Cutting Costs Without Cutting Corners

Cutting Costs Without Cutting Corners

If the cost of daycare is stretching your personal finances in a big way, you’re not alone. Care.com data shows that by 2023, the average weekly cost of day care for an infant will be $321. Well.

If you are drowning in daycare fees, you can transfer your child to a different center with fewer facilities. But do you really have to make that switch? As a parent, you naturally want the best care possible for your child. So moving to a lower cost facility may not be ideal, despite the potential savings involved.

The good news, however, is that you can have options to save money on childcare without having to skimp on quality. Here are some to explore.

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1. Arrange your work schedule so that there are fewer days at daycare

Some people’s work hours have the potential to be more flexible than others. If you have a good relationship with your manager and a proven track record of meeting deadlines, ask for some time off.

You never know if your boss might agree to have you work a Wednesday through Sunday schedule instead of Monday through Friday. If you can go from needing five days of day care a week to just three, the savings can be huge.

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Of course, this suggestion assumes that you have a spouse or adult willing to take care of your child on Saturdays and Sundays while you spend your time at work. If not, then this advice may not work for you. But if you have a co-parent who works a traditional Monday through Friday schedule, then this idea might work well.

2. Sign up for a dependent care FSA

You may be familiar with a flexible spending account, or FSA, in the context of setting aside money for health care expenses. But there is another version of the FSA that can be used for childcare expenses: a dependent care FSA. And while contributing to one of these accounts won’t directly lower your day care costs, you can reap some tax savings when paying for the care you need.

This year, dependent care FSA limits are $2,500 for married couples filing separately or $5,000 for singles and married couples filing jointly. If you put $5,000 into a dependent care FSA this year and then tap that account to pay your daycare expenses, you’ll shield $5,000 of your earnings from taxes.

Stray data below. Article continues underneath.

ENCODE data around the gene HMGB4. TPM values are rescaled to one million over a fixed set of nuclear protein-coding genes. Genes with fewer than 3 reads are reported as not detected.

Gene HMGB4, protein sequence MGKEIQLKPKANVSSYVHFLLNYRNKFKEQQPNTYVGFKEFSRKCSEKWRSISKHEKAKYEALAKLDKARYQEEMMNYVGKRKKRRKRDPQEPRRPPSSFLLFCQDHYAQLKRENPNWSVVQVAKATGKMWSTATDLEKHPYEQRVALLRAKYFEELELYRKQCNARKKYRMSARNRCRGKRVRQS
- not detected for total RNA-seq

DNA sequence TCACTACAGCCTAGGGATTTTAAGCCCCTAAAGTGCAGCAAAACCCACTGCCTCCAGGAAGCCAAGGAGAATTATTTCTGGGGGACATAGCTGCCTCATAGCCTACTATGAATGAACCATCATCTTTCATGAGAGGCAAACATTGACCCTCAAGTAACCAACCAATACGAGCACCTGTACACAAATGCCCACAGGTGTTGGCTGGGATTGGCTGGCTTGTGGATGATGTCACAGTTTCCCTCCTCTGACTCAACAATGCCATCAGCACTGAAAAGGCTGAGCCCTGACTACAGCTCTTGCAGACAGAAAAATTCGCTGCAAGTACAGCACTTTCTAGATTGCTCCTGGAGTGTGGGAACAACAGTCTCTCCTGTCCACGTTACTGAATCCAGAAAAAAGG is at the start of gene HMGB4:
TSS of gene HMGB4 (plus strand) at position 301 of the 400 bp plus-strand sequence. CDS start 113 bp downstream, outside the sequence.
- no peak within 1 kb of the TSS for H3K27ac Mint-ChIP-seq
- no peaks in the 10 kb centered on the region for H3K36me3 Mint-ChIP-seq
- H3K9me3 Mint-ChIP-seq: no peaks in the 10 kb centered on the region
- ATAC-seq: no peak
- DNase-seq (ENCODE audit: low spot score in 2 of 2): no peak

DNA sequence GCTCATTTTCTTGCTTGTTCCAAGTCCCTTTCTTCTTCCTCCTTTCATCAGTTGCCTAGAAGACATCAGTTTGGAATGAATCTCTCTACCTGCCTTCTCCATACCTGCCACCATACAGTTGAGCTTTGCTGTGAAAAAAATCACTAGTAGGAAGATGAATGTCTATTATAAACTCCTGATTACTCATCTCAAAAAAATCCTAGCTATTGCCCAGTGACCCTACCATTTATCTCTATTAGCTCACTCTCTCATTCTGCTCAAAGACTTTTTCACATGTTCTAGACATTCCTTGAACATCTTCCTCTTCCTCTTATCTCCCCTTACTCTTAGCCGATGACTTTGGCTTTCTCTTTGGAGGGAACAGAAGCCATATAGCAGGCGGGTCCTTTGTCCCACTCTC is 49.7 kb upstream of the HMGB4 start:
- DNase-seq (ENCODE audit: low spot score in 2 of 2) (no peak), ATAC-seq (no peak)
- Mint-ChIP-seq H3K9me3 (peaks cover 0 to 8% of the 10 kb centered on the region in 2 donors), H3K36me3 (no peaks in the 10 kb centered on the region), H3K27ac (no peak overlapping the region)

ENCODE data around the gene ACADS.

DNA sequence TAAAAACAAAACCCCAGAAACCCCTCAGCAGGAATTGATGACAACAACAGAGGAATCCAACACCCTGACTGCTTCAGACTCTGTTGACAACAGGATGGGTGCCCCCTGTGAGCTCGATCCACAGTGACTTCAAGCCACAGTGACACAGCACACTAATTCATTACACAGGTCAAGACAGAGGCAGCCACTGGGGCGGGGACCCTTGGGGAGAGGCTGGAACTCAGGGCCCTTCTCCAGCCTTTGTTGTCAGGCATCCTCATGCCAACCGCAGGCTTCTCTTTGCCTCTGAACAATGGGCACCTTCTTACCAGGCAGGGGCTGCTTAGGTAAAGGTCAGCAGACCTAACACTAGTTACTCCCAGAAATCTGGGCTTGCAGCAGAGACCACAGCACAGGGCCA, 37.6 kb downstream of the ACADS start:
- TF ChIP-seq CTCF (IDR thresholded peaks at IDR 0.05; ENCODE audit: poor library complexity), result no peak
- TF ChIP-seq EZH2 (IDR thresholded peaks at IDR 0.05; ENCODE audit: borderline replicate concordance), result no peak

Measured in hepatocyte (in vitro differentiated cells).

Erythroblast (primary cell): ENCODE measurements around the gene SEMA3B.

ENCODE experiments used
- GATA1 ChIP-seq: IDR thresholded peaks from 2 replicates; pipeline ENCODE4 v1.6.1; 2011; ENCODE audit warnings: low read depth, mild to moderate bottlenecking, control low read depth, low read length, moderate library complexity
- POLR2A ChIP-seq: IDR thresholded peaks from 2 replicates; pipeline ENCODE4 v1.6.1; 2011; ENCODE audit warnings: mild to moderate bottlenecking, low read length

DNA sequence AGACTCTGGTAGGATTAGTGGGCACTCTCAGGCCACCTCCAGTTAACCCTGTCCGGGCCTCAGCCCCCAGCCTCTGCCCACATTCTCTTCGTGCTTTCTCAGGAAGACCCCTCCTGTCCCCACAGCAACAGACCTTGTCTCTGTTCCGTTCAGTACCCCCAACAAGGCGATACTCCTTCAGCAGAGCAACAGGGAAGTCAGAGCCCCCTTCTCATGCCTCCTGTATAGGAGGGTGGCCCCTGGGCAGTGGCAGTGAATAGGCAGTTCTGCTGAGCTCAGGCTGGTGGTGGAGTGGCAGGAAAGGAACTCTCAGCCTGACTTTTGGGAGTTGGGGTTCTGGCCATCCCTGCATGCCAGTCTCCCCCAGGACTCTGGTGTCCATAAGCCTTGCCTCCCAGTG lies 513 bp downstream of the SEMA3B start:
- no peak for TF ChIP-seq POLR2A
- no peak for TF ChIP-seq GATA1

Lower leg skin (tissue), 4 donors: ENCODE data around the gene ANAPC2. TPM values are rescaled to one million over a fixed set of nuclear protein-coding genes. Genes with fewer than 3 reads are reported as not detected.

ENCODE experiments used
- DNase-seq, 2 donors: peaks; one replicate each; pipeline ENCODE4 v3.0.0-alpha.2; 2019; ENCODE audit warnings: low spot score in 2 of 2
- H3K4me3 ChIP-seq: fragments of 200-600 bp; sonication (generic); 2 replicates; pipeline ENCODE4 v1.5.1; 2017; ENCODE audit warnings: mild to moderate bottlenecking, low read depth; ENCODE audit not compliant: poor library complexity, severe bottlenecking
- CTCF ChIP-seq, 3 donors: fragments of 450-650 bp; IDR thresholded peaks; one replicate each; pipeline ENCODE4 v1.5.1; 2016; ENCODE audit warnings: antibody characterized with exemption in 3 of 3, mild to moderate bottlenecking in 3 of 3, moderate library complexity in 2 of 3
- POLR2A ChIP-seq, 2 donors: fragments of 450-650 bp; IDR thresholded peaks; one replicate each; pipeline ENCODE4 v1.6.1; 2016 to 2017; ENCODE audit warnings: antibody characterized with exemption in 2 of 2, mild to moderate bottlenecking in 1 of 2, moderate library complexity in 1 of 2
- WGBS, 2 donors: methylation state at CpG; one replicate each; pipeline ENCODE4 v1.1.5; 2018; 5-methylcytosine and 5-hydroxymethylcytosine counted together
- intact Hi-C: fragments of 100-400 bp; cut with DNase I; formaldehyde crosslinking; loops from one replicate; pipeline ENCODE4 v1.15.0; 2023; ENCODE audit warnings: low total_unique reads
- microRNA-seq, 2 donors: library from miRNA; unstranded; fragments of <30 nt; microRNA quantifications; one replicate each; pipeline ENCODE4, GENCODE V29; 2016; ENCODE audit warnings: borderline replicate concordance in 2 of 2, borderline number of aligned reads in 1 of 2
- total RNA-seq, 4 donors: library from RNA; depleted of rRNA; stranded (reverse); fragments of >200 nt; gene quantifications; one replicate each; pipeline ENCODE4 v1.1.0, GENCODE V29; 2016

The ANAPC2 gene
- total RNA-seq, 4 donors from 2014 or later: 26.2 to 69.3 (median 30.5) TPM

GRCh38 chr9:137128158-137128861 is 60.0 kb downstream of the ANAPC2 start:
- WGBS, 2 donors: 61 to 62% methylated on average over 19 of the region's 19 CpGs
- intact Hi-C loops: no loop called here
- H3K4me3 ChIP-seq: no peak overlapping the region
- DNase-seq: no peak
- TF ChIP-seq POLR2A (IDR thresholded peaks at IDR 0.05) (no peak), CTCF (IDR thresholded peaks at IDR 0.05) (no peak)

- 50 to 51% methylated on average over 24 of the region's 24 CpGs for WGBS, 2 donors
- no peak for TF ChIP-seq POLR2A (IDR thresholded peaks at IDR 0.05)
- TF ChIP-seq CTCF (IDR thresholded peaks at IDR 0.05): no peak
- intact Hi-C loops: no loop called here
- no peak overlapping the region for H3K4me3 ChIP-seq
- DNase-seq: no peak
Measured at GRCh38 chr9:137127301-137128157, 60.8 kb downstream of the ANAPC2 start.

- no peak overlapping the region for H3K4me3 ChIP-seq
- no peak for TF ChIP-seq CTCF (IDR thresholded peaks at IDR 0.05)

Your specific savings there will depend on the tax bracket you are in. But if you’re in the 22% bracket, a $5,000 dependent care FSA contribution could result in $1,100 in savings for you.

3. See if part of a nanny makes more financial sense

It’s understandable that you don’t want to transfer your child to a second-rate daycare center to save money. You want your child to have the best care possible.

One of the reasons some daycare centers charge so much money is that they maintain small caregiver-to-infant ratios, such as one caregiver for every four children. But you can get a more favorable ratio — and spend less money — by looking into the nanny segment.

Care.com puts the average weekly cost of a nanny at $766. That’s more than double the average weekly cost of daycare for infants, which, as a reminder, is $321. But what if you find two other parents in your neighborhood who also need childcare and split the cost of a nanny? In that case, if you were billed $766 a week, your share would be roughly $255, which would be less than what your daycare center charges. In addition, you may even end up in a situation where your child gets the attention you want them to get.

Often, with the nanny feature, a nanny looks after a small group of children at a time. It is common to rotate the houses using one of these arrangements, by assigning preset days or using a cycle that works for you.

So for example, let’s say three of you in the same neighborhood share a nanny. On Mondays, your nanny-sharing parents can drop their kids off at your house before work, where your nanny comes over to watch everything. On Tuesday, you can take your child to another house for the same setup, and so on.

It’s only natural that you want the best care for your child. Use these tips to lower your costs without having to compromise on the quality of care your child receives.

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